Just when you thought it was safe to go back into the waters of the next presidential election, the Jaws soundtrack thrums in the background. We may wake up screaming. In any event, we will surely wake up the day after the elections litigating. The Supremes brought us here, that frivolous judicial nine, tap-dancing their way into the 2000 election from stage-left, robes flapping and rolling their eyes.
In that vote-along-party-lines flight of fancy with which they seated an unelected president, they promised us a “one-off” decision that would have no bearing on legal precedence. Sure! Here we are, a couple weeks ahead of the 2004 election and chaotic circumstances abide in several of the swing states, with Florida once again leading the pack. The European Commission is sending observers to an American election as if we were a banana republic.
Perhaps we are.
At any rate, lawyers from both parties are zeroing in on approximately 30,000 precincts that one or both sides consider opportunistic to fraud, deviant behavior, racial grievances, petulant attitudes or some other form of the black arts. Jimmy Carter, who has some experience world-wide in the observance of rigged elections, speaking of Florida, says “the disturbing fact is that a repetition of the problems of 2000 now seems likely, even as many other nations are conducting elections that are internationally certified to be transparent, honest and fair.” Carter goes on to say (see article) “It is unconscionable to perpetuate fraudulent or biased electoral practices in any nation. It is especially objectionable among us Americans, who have prided ourselves on setting a global example for pure democracy.”
I lay that blame directly at the feet of the Supreme Court. Had the court allowed the Florida recount to proceed, no matter if it took two or three months, we would have retained the confidence we deserve as citizens in our electoral process. Beyond that, and perhaps more importantly, those who would interfere in elections would have found no profit in the activity.
Now it’s open season, the trust factor in our most cherished constitutional right has been gutted and tossed in the street to profit the quick, the devious and the clever. Republican or Democrat, what has always been healed by faith in the process is torn by charge and countercharge, stripped of its legitimacy and left to the devices of our worst political instincts.
We choked it down four years ago because we are not a nation of anarchists and the unelected-but-seated president seemed, on the face of it, not that distinctively different a choice. But it rankled and it really began to sting when the president, acting as if he had a landslide mandate, turned each of his campaign promises on end. Still, merely an annoyance. As a nation, we survive and even thrive during lapses of presidential popularity.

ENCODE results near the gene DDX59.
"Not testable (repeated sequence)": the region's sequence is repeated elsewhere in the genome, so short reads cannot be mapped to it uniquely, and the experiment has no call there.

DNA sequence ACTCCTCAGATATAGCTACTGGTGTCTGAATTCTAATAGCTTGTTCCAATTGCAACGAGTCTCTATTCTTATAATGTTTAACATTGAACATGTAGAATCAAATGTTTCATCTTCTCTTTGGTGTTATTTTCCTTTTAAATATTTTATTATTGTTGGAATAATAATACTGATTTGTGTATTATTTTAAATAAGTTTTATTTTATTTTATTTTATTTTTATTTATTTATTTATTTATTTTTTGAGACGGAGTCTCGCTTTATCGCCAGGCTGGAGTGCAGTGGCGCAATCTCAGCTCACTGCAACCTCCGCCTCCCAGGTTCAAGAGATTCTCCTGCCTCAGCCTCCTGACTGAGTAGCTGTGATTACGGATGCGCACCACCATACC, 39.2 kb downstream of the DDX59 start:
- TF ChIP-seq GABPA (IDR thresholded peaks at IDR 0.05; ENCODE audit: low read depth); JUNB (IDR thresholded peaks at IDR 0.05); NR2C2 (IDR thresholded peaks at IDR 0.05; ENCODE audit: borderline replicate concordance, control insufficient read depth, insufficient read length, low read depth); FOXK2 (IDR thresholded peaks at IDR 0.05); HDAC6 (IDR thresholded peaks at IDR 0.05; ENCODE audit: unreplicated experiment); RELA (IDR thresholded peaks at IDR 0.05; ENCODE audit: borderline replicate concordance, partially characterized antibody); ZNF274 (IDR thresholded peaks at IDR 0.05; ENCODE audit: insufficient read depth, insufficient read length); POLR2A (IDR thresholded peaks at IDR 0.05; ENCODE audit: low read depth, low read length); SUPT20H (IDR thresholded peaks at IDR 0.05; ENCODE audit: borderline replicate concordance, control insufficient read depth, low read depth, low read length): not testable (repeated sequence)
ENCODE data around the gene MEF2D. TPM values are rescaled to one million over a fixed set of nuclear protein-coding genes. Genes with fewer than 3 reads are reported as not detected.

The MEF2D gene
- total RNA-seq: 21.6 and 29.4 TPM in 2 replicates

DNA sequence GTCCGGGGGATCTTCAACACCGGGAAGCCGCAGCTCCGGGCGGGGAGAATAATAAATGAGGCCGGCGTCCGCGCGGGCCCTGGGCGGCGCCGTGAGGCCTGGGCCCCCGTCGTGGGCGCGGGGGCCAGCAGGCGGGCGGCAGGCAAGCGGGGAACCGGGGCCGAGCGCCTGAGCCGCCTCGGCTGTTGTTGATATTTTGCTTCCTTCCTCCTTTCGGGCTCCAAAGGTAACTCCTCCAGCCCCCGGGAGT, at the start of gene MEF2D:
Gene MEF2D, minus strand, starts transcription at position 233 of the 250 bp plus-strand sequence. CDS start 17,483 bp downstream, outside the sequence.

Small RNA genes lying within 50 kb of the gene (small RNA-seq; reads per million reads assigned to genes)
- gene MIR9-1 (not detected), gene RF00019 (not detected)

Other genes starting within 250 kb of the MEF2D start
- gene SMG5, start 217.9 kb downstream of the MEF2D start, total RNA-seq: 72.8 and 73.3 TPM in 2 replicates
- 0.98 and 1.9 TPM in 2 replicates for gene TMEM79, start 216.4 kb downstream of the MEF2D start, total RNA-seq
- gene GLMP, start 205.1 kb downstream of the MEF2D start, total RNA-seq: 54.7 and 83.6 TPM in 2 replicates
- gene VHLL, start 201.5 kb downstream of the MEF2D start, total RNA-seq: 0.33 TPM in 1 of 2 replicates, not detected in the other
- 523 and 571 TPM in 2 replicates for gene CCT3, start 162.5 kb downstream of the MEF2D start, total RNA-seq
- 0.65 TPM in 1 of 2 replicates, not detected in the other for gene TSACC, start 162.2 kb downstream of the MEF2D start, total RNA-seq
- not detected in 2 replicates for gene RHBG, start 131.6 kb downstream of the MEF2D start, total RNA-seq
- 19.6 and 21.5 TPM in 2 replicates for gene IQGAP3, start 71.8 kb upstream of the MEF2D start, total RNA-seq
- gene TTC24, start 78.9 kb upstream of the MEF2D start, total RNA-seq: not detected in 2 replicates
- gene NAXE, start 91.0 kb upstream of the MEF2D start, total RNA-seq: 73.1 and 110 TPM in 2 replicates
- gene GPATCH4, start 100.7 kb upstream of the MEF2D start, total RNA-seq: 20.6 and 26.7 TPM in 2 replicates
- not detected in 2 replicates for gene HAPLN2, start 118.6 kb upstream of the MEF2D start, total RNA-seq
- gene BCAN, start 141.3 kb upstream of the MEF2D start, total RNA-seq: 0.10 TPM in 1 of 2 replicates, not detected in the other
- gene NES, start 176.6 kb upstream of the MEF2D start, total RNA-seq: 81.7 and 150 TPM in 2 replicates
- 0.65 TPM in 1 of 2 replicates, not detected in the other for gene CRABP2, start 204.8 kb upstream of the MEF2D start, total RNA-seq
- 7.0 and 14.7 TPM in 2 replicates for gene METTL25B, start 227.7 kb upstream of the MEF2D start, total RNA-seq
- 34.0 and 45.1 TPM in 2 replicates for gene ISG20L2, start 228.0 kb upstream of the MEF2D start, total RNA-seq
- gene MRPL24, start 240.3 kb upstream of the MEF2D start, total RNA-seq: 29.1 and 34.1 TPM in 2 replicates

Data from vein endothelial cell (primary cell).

The Supremes no doubt thought they had made a relatively benign and abridged decision, but bad law is bad law and seldom lies down in the corner to snooze. No one suspected that this anomaly would have to withstand a trial-by-fire and, as if the gods were indeed punishing bad law by the highest court, the tests just kept coming. Terrorist attack, war, a wounded economy, blinding debt and failures of leadership all conspired to bring us—the left, the right and the center—eyeball to eyeball in a polarized environment of distrust and blame.
Well, we are all to blame. Our blame is that we shout rather than come together. Our blame is we have too little compassion for another point of view and not enough interest in hearing a minority voice. Our blame is allowing a climate that advances the politics of fear and the institutionalizing of retribution within our government. Our blame is that we sue the hell out of everyone because we are too intellectually lazy to work through problems to reach common understandings. Our blame is our rage and the transfer of that rage to the driver in the next lane, the homeless man on our street, the delay of our flight to Houston and being out of coffee on Sunday morning. Our civility within the nation is unravelling at the hem.
We’ve always been a litigious society because our founding principle is equality under law and it is the law (at least in part) that civilizes us. But the law takes away as well as gives and we have lost our right to pray in public to the lawyers, as if we were too poor of spirit to be allowed that freedom of individual choice. The law has given our schools a poverty of discipline from which they may not recover and has made us unresponsive to the small civil courtesies that lubricate a society. It may well take from us our ability to elect a leader within a time frame that allows him (or her) to lead. The law may cloud the public trust that the choice by ballot is truly ours in a fairly counted majority.
I pray for an election that is not close, but this doesn’t seem likely. We need an undisputed election, some breathing space, a world that, if it is not normal, has at least some aspects of normality. We need to grin, punch one another on the shoulder, watch Boston play St Louis in the world series and thread our way back to being American again.
Otherwise, the Supremes may find themselves once again on stage for a second act no one expected or desired.